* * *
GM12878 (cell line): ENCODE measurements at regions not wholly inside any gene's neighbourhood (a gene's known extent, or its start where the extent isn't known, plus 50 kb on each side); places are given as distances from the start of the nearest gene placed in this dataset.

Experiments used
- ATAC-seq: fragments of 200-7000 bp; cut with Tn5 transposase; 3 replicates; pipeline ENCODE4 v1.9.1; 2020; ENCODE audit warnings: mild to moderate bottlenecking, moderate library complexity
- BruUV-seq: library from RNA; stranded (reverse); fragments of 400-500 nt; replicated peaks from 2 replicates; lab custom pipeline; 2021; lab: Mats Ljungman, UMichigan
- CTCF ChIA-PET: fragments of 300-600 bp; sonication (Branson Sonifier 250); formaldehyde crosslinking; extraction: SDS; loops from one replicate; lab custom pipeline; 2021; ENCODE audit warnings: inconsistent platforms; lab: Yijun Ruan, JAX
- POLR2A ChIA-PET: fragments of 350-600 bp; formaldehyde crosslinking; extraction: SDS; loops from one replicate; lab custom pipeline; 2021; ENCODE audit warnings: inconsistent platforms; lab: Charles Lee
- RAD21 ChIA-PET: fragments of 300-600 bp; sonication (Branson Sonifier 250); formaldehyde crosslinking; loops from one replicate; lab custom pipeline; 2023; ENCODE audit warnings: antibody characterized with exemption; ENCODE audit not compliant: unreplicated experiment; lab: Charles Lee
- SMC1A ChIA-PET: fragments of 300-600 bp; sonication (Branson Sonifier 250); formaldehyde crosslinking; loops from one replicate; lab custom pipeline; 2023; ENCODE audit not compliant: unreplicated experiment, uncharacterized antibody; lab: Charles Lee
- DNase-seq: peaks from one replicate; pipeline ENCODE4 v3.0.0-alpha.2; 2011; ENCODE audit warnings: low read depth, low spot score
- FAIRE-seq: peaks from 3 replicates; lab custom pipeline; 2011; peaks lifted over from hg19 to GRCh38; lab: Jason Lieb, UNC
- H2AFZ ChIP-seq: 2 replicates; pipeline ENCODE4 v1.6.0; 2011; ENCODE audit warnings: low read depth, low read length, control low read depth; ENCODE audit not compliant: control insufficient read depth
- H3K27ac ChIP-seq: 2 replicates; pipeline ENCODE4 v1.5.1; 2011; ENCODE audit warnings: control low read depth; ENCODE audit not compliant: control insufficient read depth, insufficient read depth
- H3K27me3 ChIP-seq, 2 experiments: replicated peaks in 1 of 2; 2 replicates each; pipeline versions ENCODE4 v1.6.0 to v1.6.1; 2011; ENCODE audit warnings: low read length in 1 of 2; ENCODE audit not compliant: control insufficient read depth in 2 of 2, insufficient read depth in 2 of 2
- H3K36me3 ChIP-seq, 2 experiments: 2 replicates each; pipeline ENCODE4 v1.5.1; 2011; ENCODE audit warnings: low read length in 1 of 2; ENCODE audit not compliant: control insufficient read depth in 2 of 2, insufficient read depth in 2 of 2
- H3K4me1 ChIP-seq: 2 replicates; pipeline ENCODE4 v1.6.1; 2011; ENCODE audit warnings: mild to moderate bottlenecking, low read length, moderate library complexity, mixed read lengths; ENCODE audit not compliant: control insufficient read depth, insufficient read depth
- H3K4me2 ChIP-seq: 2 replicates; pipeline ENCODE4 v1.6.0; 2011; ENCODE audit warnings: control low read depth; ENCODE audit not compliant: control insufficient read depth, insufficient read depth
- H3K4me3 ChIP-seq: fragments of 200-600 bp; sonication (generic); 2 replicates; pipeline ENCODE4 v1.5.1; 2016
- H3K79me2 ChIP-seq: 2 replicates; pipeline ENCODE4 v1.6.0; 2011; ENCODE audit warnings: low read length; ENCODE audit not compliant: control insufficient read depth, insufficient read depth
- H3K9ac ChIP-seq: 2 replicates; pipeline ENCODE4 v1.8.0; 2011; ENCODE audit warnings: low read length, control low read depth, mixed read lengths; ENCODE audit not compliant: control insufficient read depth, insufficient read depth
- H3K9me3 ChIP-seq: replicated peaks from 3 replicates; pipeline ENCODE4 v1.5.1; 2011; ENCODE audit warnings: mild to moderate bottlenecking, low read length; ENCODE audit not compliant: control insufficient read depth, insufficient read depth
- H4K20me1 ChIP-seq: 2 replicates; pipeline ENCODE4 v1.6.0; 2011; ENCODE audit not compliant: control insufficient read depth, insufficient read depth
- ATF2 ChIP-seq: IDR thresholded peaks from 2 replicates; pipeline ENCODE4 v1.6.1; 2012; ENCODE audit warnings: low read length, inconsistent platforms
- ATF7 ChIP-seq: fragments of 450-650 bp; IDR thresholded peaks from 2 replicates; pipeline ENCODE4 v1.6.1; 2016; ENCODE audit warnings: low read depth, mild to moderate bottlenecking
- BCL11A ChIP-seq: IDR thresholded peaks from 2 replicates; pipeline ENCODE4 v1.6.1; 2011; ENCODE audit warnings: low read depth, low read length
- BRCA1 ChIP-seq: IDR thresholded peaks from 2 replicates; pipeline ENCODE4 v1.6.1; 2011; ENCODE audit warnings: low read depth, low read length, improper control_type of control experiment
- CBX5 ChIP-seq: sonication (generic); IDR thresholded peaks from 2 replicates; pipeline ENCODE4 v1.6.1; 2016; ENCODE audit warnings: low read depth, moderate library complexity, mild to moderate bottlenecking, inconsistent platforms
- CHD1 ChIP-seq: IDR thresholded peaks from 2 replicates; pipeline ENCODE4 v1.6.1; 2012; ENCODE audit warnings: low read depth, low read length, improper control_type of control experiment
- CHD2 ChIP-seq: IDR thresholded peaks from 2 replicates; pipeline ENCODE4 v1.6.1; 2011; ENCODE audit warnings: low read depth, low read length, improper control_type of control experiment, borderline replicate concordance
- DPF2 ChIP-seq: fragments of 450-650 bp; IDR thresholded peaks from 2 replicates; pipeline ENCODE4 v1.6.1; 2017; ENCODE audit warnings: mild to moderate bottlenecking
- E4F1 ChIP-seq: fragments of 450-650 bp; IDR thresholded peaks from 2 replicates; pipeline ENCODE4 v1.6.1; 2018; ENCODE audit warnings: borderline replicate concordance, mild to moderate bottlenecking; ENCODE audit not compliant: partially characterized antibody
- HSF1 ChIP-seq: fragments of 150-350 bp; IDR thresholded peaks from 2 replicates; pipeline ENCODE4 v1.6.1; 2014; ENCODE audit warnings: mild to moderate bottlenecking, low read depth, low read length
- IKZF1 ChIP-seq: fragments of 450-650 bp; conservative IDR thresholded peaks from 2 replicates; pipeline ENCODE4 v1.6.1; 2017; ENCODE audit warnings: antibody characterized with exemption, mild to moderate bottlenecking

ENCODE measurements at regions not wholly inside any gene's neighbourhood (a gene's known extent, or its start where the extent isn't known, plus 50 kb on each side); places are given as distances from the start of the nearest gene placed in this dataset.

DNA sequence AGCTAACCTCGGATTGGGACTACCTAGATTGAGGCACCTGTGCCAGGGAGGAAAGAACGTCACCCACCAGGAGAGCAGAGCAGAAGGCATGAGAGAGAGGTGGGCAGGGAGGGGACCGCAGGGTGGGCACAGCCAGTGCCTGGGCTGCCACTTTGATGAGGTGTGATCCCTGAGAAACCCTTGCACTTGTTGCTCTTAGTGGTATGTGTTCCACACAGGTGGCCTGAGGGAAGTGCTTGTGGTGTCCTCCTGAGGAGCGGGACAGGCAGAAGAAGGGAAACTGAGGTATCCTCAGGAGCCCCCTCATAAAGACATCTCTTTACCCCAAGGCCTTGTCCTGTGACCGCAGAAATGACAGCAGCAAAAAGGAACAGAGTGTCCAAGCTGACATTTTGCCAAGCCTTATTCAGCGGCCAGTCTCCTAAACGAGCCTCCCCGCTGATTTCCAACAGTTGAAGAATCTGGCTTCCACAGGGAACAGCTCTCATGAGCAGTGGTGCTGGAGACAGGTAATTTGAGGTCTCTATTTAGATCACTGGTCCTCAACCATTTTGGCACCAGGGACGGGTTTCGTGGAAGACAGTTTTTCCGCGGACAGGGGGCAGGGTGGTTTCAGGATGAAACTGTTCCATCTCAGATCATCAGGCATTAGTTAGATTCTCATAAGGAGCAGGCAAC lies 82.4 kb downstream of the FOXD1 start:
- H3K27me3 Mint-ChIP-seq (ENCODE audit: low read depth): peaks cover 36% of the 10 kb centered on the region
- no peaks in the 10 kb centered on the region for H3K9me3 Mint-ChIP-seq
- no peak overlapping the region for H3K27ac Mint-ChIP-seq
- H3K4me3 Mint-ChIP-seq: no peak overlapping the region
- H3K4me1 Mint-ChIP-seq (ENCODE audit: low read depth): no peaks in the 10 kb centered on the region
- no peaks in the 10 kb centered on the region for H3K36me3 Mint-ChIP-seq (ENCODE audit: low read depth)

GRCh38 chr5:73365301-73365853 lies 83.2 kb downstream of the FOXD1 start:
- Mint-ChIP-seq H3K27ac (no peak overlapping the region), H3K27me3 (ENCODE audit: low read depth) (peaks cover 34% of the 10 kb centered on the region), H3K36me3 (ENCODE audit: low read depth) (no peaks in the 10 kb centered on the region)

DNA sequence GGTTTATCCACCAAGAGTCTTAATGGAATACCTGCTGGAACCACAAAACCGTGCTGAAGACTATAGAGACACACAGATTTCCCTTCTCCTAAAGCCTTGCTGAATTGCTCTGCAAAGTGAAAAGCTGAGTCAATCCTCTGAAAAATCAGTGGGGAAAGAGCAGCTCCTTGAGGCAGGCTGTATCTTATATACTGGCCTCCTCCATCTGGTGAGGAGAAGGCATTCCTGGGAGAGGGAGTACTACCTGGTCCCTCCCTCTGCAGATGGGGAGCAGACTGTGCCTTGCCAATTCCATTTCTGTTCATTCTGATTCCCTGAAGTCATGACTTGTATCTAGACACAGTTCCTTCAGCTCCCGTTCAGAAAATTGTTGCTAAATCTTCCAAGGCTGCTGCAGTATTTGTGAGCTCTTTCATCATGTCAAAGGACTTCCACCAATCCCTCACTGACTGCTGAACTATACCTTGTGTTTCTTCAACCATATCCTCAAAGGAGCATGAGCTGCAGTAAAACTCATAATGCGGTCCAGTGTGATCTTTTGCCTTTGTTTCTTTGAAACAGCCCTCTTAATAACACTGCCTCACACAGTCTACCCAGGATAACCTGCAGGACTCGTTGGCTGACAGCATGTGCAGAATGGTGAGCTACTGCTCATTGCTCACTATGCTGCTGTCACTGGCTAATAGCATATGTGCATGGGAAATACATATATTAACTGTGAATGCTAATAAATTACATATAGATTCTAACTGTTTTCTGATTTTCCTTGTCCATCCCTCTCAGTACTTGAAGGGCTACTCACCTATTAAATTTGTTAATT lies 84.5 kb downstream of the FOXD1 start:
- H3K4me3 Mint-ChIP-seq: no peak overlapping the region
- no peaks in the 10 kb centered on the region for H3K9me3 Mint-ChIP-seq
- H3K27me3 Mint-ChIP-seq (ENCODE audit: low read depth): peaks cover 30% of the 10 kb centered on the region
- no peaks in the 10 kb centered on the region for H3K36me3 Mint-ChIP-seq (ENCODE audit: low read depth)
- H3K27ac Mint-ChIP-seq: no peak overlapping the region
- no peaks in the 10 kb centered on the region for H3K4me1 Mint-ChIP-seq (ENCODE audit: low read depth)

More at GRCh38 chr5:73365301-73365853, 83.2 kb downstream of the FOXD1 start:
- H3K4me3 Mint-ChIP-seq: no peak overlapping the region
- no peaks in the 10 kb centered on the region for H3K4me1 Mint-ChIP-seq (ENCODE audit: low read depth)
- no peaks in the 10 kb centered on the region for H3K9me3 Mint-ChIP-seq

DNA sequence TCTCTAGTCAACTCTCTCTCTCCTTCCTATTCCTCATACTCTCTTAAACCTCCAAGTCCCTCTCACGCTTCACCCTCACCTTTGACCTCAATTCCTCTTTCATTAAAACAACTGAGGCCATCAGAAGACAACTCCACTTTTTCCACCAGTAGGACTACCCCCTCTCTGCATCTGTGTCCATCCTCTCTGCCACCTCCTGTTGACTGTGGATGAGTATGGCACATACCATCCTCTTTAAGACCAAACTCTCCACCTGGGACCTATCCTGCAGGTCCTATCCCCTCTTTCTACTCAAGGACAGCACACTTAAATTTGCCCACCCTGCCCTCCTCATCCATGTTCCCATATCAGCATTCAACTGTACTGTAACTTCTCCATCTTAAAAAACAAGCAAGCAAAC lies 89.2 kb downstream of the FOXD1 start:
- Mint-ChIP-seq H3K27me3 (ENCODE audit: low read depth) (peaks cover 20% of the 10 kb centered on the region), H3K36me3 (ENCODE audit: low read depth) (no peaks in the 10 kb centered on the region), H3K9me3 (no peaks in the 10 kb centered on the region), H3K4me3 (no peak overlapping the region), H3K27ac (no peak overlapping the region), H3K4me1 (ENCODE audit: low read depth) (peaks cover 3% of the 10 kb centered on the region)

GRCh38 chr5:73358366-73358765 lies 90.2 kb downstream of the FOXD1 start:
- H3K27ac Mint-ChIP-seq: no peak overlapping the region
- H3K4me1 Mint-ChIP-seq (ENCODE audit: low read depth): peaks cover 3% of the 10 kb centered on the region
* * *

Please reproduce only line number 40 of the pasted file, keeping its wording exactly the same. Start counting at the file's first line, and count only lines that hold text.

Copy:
- no peaks in the 10 kb centered on the region for H3K36me3 Mint-ChIP-seq (ENCODE audit: low read depth)